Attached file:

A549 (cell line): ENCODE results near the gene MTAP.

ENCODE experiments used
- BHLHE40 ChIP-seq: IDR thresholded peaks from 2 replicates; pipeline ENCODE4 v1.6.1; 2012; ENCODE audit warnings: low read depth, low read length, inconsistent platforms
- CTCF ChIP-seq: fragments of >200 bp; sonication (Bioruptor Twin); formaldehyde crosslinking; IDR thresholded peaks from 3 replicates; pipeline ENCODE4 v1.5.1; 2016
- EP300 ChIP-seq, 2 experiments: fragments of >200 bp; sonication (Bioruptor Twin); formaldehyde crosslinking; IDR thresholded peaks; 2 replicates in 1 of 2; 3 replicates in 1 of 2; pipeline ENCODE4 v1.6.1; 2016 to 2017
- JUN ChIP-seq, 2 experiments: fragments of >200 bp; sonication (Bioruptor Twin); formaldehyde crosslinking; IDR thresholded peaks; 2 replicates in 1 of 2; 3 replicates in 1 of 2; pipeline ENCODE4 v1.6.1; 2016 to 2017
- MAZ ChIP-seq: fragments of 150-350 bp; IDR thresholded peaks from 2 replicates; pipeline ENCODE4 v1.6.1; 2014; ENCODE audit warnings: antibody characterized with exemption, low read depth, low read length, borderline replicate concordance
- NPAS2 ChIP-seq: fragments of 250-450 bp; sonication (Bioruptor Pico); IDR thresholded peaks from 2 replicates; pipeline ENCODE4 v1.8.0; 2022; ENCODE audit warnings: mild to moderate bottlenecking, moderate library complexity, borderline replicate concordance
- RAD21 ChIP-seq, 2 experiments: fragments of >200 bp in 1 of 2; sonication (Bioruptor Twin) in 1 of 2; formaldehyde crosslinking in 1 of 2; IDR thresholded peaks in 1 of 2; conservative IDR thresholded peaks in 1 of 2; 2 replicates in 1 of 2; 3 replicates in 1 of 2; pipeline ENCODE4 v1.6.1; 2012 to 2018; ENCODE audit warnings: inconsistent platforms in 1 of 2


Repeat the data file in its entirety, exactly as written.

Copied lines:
A549 (cell line): ENCODE results near the gene MTAP.

ENCODE experiments used
- BHLHE40 ChIP-seq: IDR thresholded peaks from 2 replicates; pipeline ENCODE4 v1.6.1; 2012; ENCODE audit warnings: low read depth, low read length, inconsistent platforms
- CTCF ChIP-seq: fragments of >200 bp; sonication (Bioruptor Twin); formaldehyde crosslinking; IDR thresholded peaks from 3 replicates; pipeline ENCODE4 v1.5.1; 2016
- EP300 ChIP-seq, 2 experiments: fragments of >200 bp; sonication (Bioruptor Twin); formaldehyde crosslinking; IDR thresholded peaks; 2 replicates in 1 of 2; 3 replicates in 1 of 2; pipeline ENCODE4 v1.6.1; 2016 to 2017
- JUN ChIP-seq, 2 experiments: fragments of >200 bp; sonication (Bioruptor Twin); formaldehyde crosslinking; IDR thresholded peaks; 2 replicates in 1 of 2; 3 replicates in 1 of 2; pipeline ENCODE4 v1.6.1; 2016 to 2017
- MAZ ChIP-seq: fragments of 150-350 bp; IDR thresholded peaks from 2 replicates; pipeline ENCODE4 v1.6.1; 2014; ENCODE audit warnings: antibody characterized with exemption, low read depth, low read length, borderline replicate concordance
- NPAS2 ChIP-seq: fragments of 250-450 bp; sonication (Bioruptor Pico); IDR thresholded peaks from 2 replicates; pipeline ENCODE4 v1.8.0; 2022; ENCODE audit warnings: mild to moderate bottlenecking, moderate library complexity, borderline replicate concordance
- RAD21 ChIP-seq, 2 experiments: fragments of >200 bp in 1 of 2; sonication (Bioruptor Twin) in 1 of 2; formaldehyde crosslinking in 1 of 2; IDR thresholded peaks in 1 of 2; conservative IDR thresholded peaks in 1 of 2; 2 replicates in 1 of 2; 3 replicates in 1 of 2; pipeline ENCODE4 v1.6.1; 2012 to 2018; ENCODE audit warnings: inconsistent platforms in 1 of 2